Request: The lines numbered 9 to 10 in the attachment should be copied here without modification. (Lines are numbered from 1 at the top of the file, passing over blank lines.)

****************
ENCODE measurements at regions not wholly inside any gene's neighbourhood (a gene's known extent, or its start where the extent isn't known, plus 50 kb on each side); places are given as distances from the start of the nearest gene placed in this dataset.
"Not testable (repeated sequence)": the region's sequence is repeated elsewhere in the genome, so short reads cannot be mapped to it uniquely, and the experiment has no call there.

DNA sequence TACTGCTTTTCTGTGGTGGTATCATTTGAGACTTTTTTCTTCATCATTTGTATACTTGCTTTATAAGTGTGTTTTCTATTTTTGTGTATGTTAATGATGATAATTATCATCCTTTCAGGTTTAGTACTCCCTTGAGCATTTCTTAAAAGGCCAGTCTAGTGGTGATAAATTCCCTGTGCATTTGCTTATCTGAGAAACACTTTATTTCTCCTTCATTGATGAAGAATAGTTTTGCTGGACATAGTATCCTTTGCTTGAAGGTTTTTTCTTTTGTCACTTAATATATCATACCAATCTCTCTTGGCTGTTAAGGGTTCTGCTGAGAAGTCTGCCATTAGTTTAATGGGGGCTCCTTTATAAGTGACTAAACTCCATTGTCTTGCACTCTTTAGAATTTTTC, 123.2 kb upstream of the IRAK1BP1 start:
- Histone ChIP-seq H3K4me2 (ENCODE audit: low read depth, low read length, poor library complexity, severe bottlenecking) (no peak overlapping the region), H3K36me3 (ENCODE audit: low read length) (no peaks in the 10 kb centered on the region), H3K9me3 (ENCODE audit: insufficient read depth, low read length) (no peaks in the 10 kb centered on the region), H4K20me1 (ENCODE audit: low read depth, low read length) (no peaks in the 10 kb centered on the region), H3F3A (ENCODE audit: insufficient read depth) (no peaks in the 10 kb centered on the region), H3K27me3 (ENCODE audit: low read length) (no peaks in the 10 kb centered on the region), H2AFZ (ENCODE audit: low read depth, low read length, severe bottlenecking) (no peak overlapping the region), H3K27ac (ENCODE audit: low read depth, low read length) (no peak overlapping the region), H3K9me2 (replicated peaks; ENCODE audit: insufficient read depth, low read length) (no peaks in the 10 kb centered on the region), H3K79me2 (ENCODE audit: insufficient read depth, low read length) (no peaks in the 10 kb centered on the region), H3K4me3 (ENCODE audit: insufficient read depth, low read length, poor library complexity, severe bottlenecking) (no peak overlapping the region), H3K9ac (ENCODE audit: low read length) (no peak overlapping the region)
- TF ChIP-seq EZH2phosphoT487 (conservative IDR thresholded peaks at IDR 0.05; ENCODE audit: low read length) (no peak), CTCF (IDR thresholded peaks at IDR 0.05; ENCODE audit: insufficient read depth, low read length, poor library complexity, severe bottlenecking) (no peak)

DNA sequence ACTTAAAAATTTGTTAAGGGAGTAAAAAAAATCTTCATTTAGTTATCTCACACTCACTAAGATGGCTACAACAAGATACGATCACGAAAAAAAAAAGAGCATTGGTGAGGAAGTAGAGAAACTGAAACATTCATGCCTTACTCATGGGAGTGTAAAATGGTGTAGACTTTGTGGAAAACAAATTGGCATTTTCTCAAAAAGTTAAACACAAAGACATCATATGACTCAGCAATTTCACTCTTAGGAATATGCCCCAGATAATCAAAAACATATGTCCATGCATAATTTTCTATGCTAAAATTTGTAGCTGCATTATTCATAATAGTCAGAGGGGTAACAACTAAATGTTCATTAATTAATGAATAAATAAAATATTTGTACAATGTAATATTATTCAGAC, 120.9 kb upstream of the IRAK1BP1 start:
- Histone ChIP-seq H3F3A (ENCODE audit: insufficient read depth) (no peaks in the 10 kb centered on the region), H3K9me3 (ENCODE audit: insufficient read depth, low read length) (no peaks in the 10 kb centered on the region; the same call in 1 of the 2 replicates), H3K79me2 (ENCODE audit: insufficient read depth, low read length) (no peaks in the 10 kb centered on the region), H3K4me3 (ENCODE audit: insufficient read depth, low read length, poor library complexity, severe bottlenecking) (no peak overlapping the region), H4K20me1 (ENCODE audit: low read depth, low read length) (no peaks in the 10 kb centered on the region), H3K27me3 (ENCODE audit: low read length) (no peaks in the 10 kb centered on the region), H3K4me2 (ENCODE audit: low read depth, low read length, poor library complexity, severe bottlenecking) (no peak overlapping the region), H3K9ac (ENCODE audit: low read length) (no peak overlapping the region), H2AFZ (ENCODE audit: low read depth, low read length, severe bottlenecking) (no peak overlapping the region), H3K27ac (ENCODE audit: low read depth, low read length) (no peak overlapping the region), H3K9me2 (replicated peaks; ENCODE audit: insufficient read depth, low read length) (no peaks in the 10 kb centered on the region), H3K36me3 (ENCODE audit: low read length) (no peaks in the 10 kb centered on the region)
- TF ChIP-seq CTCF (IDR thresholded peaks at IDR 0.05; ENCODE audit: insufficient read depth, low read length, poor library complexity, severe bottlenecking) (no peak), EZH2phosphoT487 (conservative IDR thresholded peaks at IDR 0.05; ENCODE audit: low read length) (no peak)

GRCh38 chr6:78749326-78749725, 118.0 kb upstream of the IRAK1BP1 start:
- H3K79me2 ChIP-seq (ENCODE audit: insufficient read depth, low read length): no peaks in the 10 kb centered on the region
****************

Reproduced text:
GRCh38 chr6:78749326-78749725, 118.0 kb upstream of the IRAK1BP1 start:
- H3K79me2 ChIP-seq (ENCODE audit: insufficient read depth, low read length): no peaks in the 10 kb centered on the region